Page:Popular Science Monthly Volume 42.djvu/573

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The great trouble is, says President Eliot, that our popular education is not really conducted in such a way as to develop intelligence. It teaches children to read (after a fashion), to spell, to write, and to cipher; it also imparts a little knowledge of geography; but none of these things, as commonly taught, calls into activity in any adequate manner those powers on the due exercise of which the growth of intelligence depends—the power of observing facts, the power of accurately and faithfully recording facts, the power of reasoning correctly in regard to facts. Nor is any sufficient practice given in the important art of composition or correct expression in writing. To give a proper training in the observation of facts some branch of natural science or some kind of handicraft should be taught. At present whatever quickness of observation children acquire is acquired in connection with their sports; and their school studies lack vitality and effect simply because the element of original observation has no part in them. To make an observation of one's own in regard to any matter is to gain at once an interest in that matter, and in all probability to prepare the way for other observations. While we agree with President Eliot that some branch of natural science or some "well-conducted work with tools or machines" furnishes the best means of developing the observing faculty, we also agree with him in holding that almost any line of study may, in the hands of a competent teacher, be turned to good account for the same purpose. As he rightly observes, one teacher will get better results out of one subject and another out of another. Geography, which, "as commonly taught, means committing to memory a mass of curiously uninteresting and unimportant facts," may, under proper treatment, become a most stimulating study; but, in order that this may be the case, a teacher is required who has a vivid apprehension of the relation of geographical facts to one another, and a clear conception of the general relation of physical to political geography. So with language: it may be made a mere thing of arbitrary rules or it may be exhibited in its vital connection with thought, and its structure and etymology made to yield abundant exercise both for the observing and the analytical faculties.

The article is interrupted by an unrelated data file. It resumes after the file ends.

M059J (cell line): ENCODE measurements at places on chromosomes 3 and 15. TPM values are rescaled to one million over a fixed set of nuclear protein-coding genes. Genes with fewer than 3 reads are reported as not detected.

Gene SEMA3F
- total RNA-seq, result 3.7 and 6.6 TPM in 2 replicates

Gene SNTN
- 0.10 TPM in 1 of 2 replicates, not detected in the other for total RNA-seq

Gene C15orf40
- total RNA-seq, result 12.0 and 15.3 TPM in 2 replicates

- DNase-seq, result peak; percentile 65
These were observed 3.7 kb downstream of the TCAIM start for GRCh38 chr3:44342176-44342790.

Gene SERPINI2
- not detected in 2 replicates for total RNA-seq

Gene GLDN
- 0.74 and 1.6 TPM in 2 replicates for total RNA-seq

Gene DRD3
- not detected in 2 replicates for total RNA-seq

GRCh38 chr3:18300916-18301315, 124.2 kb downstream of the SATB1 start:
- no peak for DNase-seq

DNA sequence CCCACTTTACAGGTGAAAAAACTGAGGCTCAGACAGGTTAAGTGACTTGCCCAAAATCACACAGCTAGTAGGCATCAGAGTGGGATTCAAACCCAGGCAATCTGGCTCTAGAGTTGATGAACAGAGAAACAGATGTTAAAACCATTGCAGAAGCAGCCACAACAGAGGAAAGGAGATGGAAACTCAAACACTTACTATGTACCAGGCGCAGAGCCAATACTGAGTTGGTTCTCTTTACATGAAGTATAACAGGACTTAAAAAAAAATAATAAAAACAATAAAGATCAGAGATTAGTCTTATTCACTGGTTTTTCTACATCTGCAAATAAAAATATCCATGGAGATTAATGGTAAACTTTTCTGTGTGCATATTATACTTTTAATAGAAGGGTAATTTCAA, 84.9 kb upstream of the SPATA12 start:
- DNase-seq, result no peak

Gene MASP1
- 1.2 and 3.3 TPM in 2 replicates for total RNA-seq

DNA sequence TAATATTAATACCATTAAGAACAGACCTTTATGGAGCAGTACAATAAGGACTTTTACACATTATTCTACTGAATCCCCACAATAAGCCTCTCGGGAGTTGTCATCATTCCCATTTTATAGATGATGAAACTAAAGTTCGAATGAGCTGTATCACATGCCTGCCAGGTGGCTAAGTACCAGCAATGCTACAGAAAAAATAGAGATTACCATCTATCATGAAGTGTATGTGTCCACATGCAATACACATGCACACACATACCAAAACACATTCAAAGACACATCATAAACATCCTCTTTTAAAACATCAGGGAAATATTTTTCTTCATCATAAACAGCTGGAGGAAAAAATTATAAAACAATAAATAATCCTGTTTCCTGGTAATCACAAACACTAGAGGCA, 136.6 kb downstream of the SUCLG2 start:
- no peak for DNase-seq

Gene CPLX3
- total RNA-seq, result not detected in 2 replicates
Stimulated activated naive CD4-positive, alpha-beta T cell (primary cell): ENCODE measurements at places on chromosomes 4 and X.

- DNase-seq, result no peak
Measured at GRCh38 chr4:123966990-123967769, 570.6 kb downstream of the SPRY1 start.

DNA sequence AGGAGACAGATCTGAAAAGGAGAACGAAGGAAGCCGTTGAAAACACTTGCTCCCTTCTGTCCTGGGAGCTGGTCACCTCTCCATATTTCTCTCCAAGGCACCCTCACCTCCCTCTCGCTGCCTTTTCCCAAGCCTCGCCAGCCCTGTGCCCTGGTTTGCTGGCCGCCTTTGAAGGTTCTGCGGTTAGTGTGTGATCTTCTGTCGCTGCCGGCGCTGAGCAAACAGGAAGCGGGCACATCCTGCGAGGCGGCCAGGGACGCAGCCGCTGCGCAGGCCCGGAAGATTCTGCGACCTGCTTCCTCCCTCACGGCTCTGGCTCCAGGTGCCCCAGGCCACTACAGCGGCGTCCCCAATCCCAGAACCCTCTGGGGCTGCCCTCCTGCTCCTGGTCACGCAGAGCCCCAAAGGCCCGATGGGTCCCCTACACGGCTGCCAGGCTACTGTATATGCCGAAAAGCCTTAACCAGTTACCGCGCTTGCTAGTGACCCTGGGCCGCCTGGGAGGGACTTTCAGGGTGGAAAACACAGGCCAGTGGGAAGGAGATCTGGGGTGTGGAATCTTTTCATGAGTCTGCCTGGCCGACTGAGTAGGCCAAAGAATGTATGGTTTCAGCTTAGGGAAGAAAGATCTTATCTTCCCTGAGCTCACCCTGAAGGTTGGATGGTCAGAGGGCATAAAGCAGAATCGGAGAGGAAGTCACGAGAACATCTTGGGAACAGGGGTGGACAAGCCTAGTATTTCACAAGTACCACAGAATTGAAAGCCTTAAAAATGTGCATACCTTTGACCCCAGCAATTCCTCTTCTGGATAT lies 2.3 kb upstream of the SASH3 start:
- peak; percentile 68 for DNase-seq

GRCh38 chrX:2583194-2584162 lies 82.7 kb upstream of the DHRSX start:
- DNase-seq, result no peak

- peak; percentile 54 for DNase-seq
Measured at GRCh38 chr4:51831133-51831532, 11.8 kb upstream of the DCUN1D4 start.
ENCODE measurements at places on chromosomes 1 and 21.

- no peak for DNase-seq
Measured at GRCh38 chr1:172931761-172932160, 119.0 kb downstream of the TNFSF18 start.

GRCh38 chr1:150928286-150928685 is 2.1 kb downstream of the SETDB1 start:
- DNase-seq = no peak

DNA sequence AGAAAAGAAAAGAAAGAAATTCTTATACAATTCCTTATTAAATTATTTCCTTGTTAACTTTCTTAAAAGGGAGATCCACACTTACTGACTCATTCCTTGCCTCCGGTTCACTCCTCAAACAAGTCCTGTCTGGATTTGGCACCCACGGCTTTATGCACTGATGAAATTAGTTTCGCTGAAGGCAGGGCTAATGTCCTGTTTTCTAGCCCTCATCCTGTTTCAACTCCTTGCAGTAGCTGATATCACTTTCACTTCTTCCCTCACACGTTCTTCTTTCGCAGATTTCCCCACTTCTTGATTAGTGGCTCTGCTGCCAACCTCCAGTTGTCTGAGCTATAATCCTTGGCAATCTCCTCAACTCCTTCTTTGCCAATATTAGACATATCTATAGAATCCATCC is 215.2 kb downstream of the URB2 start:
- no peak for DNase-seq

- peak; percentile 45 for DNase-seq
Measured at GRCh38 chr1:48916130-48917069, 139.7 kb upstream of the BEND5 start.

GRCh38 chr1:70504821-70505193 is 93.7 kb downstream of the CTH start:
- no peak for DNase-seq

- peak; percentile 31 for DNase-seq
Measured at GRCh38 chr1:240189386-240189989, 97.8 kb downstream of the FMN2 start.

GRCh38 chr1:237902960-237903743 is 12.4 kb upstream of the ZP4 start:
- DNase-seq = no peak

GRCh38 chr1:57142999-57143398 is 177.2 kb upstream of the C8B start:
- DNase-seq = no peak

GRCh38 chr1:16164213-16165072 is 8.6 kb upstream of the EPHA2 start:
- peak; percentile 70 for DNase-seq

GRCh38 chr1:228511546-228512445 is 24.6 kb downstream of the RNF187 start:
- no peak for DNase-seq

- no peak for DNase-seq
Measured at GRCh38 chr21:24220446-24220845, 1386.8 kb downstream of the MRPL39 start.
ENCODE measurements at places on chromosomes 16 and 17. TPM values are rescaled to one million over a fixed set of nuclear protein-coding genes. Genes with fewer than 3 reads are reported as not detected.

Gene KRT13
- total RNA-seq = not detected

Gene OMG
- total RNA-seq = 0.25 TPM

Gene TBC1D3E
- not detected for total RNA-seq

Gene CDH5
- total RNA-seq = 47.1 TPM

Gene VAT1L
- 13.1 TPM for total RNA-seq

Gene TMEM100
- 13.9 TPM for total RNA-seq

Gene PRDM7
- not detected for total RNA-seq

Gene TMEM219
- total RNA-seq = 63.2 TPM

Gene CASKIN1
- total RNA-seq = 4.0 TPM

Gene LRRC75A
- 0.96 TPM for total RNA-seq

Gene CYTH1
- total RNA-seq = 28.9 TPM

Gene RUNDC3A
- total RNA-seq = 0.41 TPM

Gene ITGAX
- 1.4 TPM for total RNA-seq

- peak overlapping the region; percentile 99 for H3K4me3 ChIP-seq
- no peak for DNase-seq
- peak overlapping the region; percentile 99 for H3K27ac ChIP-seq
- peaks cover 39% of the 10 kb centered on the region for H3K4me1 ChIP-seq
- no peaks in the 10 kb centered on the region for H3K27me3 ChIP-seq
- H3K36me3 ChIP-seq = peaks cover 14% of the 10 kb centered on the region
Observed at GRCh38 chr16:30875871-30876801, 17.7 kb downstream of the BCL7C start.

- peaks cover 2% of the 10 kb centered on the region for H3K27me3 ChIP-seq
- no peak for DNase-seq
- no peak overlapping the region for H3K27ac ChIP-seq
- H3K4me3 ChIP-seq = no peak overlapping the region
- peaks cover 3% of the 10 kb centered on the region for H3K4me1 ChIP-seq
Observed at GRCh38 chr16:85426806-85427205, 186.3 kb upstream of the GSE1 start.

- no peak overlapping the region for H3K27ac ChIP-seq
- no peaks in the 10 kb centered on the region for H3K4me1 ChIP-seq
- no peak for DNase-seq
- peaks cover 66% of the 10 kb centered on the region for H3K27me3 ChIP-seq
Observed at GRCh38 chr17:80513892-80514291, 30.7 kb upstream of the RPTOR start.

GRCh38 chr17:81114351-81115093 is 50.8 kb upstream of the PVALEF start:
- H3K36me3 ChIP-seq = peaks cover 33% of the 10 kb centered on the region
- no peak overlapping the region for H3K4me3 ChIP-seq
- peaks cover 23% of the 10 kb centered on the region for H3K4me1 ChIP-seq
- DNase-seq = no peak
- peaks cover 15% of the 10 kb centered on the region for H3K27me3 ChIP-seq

In the recording of facts opportunity is given both for the cultivation of accuracy of statement and for the acquisition of correct modes of expression. We do not, indeed, see how first lessons in composition could be given with greater advantage than in connection with the statement of facts observed by the pupil. Every fact is observed under some conditions of place, time, etc., and, in the due setting forth of these, various adverbial and other elements of a well-developed sentence come into requisition. There is no point at which the inefficiency of our higher schools has been more apparent, or has given rise to severer criticism, than in the matter of composition; and the reproach will remain until the problem of its removal is approached in a scientific spirit and by scientific methods. Language is the garb of thought, not a substitute for thought, nor a thing to be acquired and possessed independently of thought. He alone can use language with freedom, certainty, and accuracy who is conscious of needing for the expression of his thought all the words and phrases that he employs. First catch your thought and then array it suitably. A lesson in language should therefore always be a lesson in thinking; and words, instead of appearing, as they so often do in language lessons, as meaningless superfluities, should be exhibited as essential for that communication of our thoughts on which the whole of our rational and social life depends. Language lessons in the earlier stages should always turn upon such words, phrases, and narratives as actually relate to the daily life of the child. Thought